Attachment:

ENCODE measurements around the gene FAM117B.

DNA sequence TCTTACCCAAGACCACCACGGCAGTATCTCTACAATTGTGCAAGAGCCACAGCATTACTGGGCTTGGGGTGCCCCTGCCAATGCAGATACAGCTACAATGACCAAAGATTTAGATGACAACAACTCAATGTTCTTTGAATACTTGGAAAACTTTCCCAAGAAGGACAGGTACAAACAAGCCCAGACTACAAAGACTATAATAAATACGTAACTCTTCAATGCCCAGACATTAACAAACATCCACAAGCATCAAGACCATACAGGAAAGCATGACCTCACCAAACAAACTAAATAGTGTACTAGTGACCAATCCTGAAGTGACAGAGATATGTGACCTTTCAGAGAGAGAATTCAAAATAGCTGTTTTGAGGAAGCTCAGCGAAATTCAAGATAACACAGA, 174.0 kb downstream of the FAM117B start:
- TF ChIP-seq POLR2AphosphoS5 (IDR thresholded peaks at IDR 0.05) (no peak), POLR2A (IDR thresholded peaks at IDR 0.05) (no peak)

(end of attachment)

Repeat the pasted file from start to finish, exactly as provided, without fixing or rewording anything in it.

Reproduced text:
ENCODE measurements around the gene FAM117B.

DNA sequence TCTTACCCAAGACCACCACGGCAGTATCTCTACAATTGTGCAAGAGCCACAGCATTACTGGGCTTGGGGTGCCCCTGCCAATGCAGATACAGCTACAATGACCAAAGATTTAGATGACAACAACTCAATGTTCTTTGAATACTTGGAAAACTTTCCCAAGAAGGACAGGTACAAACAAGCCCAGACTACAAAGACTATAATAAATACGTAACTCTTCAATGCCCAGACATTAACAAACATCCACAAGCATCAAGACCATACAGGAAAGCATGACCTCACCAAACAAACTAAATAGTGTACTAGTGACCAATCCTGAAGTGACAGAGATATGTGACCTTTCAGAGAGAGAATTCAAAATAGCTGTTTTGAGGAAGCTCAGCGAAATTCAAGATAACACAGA, 174.0 kb downstream of the FAM117B start:
- TF ChIP-seq POLR2AphosphoS5 (IDR thresholded peaks at IDR 0.05) (no peak), POLR2A (IDR thresholded peaks at IDR 0.05) (no peak)